Trumpian trade theory: Raise tariffs and risk retaliation

Protecting jobs by raising tariffs? Trump’s desire to make American industries great again creates global mistrust and leaves Americans worse off.

What is the right thing to do in politics? Keeping unemployment low is the obvious answer for most decision-makers. When it comes to achieving that objective, the means reveal the politician’s ideological mindset. Unsurprisingly, the American President Donald Trump too is concerned about the labour market in his country. Yet, his attempt to secure jobs reflects a 16th century approach – for solving a 21st century problem.

By imposing tariffs on foreign goods entering the US from Europe and China, American consumers ought to buy less of them as they get more expensive and switch to domestic goods instead. This would reduce US unemployment (because domestic production increases) and reduce the current account deficit (because imports decrease).

If only it were that straightforward, both politically and economically.

Mercantilist misconception

His Mercantilist logic is flawed.
In Trump’s worldview, trade creates winners and losers, and the US is among the latter. Even though it is true that China exports a lot, this is only because the US demands Chinese goods. Trump laments this situation, but there are just two ways out of it: spend less, or save more. In Trump’s America, neither of the two is an attractive option. As the President has shown so many times before, it is foreigners who are supposed to adapt to American priorities. This time though, his policy might very well backfire.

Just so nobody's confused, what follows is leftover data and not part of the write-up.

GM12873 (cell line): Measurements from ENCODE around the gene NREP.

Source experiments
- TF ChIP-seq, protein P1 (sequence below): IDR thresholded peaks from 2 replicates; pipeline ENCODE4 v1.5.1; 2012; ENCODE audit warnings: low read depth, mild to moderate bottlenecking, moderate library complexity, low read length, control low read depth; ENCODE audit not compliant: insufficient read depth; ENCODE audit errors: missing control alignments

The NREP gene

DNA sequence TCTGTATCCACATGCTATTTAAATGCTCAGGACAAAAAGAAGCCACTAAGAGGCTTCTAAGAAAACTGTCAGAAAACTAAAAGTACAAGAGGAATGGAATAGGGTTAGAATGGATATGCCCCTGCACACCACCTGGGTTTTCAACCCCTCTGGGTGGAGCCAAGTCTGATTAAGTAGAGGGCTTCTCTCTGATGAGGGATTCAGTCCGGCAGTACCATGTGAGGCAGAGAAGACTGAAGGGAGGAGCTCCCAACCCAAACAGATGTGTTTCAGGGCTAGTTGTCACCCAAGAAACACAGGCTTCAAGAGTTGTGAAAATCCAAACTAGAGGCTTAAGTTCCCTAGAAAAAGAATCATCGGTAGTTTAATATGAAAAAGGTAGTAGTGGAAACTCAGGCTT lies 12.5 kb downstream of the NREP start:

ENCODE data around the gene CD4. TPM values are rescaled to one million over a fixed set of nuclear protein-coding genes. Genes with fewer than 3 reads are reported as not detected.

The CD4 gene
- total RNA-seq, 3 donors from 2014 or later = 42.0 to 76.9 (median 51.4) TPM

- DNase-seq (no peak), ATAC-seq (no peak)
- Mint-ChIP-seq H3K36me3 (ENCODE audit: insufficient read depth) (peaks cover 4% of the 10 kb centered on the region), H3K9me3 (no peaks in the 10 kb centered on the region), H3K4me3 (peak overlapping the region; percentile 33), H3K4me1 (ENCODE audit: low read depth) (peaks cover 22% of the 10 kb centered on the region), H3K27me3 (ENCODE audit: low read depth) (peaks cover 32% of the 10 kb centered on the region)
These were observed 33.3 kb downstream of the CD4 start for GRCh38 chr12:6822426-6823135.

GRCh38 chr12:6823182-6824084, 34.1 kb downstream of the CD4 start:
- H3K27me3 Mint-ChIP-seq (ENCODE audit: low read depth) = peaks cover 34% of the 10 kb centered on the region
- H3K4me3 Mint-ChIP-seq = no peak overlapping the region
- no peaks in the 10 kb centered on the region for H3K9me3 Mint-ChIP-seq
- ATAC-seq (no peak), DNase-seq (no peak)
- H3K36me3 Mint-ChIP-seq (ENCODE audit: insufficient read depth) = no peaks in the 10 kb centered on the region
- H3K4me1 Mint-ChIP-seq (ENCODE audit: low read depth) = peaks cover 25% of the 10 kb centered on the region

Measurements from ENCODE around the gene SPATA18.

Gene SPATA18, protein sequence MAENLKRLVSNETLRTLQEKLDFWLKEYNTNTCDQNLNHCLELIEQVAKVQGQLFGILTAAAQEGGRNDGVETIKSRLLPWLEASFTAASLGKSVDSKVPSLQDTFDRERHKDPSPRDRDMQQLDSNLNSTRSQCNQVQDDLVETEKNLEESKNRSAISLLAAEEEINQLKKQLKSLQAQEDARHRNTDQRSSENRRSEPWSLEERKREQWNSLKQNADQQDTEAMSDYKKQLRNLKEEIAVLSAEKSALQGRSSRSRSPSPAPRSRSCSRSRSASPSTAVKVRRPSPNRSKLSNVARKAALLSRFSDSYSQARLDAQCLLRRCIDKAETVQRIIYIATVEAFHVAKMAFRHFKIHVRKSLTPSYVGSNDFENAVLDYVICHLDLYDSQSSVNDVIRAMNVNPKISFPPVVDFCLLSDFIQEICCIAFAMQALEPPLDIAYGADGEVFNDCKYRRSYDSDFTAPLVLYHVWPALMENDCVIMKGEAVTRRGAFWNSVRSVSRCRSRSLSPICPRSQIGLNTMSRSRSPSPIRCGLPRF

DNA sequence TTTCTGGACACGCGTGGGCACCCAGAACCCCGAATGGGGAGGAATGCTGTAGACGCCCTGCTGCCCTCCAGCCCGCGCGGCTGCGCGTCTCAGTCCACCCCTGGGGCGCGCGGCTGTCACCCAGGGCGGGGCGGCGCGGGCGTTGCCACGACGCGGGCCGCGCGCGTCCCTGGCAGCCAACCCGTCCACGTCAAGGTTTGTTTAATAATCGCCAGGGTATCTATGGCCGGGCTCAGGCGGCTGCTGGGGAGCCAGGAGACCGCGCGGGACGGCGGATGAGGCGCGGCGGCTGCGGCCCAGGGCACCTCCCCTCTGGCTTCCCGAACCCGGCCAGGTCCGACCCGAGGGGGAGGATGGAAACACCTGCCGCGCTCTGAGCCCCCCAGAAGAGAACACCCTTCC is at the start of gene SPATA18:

Trade theory has evolved since the Mercantilist era, despite Trump’s best intentions to ignore the progress. At the end of the 18th century, David Ricardo proposed that trade is always beneficial for the countries involved – and his theory of comparative advantage still remains uncontested, at least among economists.

Today’s international trade system is based on the belief that the exchange of goods raises incomes and living standards. Consequently, the traditional view has held that disruptions to commerce should be avoided. Even in official trade disputes at the WTO, conciliation is the prime objective and retaliation merely represents the last resort (Art. 3.7 DSU). Trump takes that credo and breaks it into pieces.

Mutual mistrust

His gamble comes at a cost. He accepts the risk of retaliation for the sake of “making America great again”. China and the EU have already announced their intentions of reacting in kind, raising tariffs on American goods such as Bourbon, jeans or motorcycles. Hence, not only do consumer goods in the US become more expensive due to the introduction of tariffs, but American companies are hit by less demand for their products abroad.

In the end, Trump might achieve the opposite of what he set out to do: slow down business investment, increase unemployment and hurt the economy of his country. Very quickly, beggar thy neighbour can turn into beggar thy citizens. Protecting US jobs is a noble idea, but igniting trade wars is not a clever way to do so. 16th century theory meets 21st century reality.

The President always claims to put America first. When it comes to trade, it is time he puts Americans first.

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